Welcome to bulb planting 101. This is a bulb. Also known as an underground storage organ. Technically called geophytes.
Just kidding. Don’t go! I have a helpful tip for you…
A few weeks ago, I planted over 150 bulbs in my gardens. That can be a laborious task but I am determined to have tons of early spring blooms.
I completed the job in about 2 hours because I took a short cut. Meet my new best friend…the auger drill bit.
Did you think drills were just for furniture, wood, walls, whatever? Guess what! You can totally use them in the garden too. The power drill acted as a mini auger for me. It is important to use an electric drill for this job. A battery operated one will burn out quickly. Plug in and get started planting your bulbs today. You are running out of time in the Northeast. They need to go in before the ground starts to freeze!
I started with crocuses. These teeny, tiny acorn-like bulbs only need to be planted about 3 inches deep with the pointy side up.
Crocuses are the first to emerge in early spring sometimes when there is still frost on the ground. Beware of the squirrels though. They tend to dig these bulbs up and shuffle them around the yard!
Next were the daffodils. I planted a ton of daffodil bulbs. These are the hardiest in my area. They come back year after year and continue to multiple. Yes, bulbs have offspring which subsequently equals more blooms annually. That’s why after several years you should divide your bulbs. (Another topic for another day.)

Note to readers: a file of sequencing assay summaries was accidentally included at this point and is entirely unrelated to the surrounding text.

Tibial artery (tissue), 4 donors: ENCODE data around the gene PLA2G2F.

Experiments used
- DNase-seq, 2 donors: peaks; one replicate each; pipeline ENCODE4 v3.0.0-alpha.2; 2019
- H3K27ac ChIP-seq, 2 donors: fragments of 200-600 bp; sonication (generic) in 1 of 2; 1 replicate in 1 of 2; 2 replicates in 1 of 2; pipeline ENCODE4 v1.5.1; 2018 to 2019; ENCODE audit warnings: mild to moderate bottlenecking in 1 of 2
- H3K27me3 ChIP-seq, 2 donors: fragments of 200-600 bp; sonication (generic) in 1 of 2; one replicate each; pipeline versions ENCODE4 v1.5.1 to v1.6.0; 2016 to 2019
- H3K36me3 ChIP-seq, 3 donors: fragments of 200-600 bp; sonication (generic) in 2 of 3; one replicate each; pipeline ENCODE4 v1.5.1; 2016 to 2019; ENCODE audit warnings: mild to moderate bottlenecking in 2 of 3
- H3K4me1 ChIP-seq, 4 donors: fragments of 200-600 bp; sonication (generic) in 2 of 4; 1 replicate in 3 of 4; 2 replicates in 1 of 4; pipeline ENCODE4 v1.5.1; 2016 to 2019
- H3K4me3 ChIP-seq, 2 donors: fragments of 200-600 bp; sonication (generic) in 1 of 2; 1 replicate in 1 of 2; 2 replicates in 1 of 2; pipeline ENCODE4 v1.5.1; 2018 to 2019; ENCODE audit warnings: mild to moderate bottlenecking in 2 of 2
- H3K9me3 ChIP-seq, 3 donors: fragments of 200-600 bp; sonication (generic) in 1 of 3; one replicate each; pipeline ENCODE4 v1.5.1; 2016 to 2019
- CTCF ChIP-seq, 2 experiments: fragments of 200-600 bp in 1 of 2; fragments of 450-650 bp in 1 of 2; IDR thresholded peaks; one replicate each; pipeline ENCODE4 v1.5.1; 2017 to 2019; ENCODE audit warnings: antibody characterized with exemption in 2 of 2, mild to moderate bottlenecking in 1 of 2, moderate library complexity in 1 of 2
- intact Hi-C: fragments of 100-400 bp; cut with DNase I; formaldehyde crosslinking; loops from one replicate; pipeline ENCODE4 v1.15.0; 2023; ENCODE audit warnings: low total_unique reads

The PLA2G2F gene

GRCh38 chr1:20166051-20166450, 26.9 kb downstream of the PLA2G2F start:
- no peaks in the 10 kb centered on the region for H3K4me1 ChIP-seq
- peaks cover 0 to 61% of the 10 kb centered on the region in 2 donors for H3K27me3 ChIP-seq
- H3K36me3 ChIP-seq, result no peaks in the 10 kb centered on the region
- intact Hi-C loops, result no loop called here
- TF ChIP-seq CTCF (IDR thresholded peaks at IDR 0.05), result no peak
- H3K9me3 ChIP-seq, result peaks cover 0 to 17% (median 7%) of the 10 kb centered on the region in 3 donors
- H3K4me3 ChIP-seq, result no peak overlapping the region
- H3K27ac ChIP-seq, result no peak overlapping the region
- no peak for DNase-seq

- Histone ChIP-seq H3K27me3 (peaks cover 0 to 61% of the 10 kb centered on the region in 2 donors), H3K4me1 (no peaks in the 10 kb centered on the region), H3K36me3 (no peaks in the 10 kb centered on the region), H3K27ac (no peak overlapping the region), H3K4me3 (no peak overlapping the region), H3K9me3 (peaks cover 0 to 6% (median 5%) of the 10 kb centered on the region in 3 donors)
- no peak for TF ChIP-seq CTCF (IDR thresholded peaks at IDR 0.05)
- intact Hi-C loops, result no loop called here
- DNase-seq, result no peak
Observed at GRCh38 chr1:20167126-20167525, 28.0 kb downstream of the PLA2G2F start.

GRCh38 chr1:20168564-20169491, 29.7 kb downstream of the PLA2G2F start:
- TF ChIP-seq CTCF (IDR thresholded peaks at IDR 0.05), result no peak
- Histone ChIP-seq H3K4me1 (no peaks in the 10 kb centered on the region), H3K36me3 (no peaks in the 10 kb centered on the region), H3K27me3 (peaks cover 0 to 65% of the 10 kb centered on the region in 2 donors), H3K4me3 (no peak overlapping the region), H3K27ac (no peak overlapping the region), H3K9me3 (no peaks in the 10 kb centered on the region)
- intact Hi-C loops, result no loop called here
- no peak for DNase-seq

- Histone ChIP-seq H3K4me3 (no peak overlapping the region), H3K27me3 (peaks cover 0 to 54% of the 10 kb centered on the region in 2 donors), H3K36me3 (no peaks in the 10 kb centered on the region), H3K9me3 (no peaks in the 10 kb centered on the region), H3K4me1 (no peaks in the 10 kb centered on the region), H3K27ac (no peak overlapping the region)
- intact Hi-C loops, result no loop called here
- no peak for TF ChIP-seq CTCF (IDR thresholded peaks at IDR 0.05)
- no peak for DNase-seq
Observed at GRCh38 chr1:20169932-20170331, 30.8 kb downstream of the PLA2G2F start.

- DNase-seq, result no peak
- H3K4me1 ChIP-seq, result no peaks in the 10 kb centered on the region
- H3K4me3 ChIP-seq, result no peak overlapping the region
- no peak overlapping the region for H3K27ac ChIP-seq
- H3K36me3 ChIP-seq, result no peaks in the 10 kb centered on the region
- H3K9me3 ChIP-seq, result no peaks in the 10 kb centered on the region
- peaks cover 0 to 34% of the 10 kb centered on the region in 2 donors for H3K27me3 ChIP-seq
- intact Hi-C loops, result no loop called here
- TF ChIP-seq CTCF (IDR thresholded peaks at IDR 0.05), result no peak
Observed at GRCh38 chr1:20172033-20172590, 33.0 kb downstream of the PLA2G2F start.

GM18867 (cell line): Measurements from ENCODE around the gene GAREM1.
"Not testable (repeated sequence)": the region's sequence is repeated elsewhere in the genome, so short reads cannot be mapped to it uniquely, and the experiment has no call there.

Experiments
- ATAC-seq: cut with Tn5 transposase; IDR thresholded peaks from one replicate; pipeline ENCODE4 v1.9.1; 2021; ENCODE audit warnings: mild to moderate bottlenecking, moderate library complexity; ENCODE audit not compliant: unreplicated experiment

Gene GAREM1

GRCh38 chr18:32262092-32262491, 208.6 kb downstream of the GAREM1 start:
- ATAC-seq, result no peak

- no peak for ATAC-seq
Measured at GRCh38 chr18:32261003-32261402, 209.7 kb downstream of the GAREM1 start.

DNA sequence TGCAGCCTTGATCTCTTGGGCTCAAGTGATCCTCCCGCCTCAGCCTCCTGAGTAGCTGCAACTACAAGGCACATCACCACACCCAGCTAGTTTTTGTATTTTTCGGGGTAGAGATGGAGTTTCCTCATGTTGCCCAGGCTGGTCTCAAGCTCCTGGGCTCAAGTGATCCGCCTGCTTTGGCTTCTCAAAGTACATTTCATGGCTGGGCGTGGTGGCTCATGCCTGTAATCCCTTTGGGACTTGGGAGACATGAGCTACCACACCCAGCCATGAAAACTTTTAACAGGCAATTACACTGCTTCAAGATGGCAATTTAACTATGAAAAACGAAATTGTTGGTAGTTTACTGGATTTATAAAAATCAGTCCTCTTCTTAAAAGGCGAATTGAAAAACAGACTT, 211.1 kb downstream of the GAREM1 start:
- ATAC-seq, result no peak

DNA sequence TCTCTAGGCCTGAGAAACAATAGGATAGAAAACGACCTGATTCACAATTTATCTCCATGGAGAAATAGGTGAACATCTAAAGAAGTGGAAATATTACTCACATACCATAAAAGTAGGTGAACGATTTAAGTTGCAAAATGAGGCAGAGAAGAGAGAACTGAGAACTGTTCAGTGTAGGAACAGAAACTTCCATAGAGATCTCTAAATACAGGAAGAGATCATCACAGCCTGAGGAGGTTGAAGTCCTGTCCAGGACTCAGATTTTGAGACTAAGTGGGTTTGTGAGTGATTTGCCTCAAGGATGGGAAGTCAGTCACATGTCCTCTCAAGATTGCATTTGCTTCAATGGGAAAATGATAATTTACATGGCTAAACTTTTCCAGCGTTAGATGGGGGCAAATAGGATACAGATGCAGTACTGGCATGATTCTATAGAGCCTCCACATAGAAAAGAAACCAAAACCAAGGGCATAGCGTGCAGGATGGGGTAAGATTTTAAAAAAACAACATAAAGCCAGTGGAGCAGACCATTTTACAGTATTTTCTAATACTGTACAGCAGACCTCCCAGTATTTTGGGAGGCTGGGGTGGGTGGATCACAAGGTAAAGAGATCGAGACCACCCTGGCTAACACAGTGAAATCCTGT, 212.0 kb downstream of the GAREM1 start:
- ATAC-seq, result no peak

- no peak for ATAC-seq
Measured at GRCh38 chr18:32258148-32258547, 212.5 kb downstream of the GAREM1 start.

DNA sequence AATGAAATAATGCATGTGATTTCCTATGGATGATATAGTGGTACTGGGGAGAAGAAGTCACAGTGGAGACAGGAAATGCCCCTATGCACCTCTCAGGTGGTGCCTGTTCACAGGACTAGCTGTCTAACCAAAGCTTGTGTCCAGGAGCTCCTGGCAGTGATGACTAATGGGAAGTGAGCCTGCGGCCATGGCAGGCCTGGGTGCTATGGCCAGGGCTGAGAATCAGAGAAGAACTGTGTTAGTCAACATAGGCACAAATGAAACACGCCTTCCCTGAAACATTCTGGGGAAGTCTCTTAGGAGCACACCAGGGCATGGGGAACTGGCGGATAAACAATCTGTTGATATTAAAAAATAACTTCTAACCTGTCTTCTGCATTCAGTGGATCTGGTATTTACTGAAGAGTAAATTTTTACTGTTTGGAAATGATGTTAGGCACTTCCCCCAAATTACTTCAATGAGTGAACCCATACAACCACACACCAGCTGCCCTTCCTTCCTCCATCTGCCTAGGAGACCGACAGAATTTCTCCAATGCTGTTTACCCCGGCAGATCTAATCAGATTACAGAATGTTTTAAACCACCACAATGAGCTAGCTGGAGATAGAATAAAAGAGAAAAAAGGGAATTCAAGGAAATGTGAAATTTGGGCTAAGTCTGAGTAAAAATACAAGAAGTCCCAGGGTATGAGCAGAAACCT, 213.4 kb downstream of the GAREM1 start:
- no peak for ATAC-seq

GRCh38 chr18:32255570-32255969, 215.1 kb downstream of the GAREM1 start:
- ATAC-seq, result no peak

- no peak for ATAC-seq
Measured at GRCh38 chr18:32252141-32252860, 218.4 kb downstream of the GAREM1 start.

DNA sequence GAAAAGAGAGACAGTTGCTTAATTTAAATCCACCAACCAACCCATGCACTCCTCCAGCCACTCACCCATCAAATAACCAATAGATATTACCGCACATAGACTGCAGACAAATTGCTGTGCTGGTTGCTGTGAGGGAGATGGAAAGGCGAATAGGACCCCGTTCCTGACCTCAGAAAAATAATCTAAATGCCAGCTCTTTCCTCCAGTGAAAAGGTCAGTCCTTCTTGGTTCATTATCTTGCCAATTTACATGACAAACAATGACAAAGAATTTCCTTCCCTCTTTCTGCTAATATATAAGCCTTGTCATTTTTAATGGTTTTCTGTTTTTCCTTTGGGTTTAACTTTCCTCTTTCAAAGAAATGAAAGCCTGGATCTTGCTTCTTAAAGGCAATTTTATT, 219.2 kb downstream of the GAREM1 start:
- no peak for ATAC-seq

Daffodil bulbs are pretty big so they needed to be planted about 7-8 inches deep. This is where the auger really came in handy. I powered right through it.
As a general rule, bulbs should be planted 3 times as deep as they are long/tall. Daffodil bulbs are about 2.5 inches long so they went 7-8 inches into the ground.
Always plant the flat side down and pointy side up. The flat side is where the roots grow from and the pointy side is where the leaves and stem grow from. I noticed that some of the planting instructions on the bulb packages said to just dump the entire lot into a hole. That is really poor advice in my opinion. You will not optimize your blooms that way because not all bulbs will be able to flip themselves over if necessary or if they are layered on top of each other.
Moving on to the tulips. I planted a few dozen pink tulips following the same rules.
They bloom after the daffodils are spent so it is wise to try to plant the tulip bulbs in front of the daffodil bulbs. Then you will have a new fresh bloom as the daffodils fade into the background in spring.
Well this is obviously more than a few dozen tulips but a girl can dream…
And finally I planted several hyacinth bulbs about 7 inches deep. These are very wide so required a little extra work from the auger. You can tell by the bulbs that these flowers will be blooming purple. I think hyacinth bulbs are pretty before they even bloom!
Hyacinths are so fragrant so I planted these close to the front door.
Have you ever used an auger drill bit to plant bulbs? I don’t think I will ever do it any other way now.
As much as I love fall and don’t mind winter, I am now looking forward to spring to see these babies bloom! Stay tuned. Let’s hope the squirrels don’t rearrange too much…